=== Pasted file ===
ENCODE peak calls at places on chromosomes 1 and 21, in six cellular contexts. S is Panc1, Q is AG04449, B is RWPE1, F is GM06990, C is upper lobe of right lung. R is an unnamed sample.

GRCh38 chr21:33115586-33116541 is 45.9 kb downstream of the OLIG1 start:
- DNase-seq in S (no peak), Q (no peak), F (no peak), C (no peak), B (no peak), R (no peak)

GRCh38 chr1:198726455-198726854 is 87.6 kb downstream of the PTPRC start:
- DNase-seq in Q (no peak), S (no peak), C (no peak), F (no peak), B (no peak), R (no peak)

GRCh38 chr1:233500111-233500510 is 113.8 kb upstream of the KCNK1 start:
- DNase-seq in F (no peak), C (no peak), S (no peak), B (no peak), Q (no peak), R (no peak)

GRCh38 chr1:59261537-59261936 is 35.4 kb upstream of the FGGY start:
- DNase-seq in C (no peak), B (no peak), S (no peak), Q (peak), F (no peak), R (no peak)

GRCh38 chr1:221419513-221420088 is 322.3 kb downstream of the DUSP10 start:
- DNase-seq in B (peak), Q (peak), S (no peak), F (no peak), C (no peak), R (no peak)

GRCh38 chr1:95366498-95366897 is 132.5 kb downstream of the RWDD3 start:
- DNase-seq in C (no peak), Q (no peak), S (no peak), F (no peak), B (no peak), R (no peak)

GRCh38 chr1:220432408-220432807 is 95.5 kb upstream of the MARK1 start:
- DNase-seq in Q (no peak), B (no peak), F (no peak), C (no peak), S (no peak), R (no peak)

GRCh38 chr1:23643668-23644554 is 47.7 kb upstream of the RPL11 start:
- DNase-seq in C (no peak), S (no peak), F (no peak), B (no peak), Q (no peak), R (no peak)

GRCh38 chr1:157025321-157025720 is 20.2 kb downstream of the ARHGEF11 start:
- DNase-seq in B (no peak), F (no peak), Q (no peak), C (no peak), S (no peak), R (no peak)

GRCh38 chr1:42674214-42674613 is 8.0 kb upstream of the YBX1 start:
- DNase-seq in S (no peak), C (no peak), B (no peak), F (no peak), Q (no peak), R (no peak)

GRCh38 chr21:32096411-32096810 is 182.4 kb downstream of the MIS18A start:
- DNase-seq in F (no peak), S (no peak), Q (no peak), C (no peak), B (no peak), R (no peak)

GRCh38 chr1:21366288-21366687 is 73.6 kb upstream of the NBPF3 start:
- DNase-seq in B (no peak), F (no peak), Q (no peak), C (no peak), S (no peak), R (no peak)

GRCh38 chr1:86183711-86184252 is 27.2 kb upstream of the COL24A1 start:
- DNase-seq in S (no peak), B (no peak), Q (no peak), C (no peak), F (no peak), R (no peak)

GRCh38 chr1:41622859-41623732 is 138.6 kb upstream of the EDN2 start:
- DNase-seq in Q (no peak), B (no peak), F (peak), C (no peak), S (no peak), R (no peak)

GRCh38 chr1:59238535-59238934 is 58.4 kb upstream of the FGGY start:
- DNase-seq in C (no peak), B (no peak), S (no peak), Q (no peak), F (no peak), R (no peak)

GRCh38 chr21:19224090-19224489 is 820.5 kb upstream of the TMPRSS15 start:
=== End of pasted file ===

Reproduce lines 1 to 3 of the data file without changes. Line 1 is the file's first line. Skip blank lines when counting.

ENCODE peak calls at places on chromosomes 1 and 21, in six cellular contexts. S is Panc1, Q is AG04449, B is RWPE1, F is GM06990, C is upper lobe of right lung. R is an unnamed sample.

GRCh38 chr21:33115586-33116541 is 45.9 kb downstream of the OLIG1 start:
- DNase-seq in S (no peak), Q (no peak), F (no peak), C (no peak), B (no peak), R (no peak)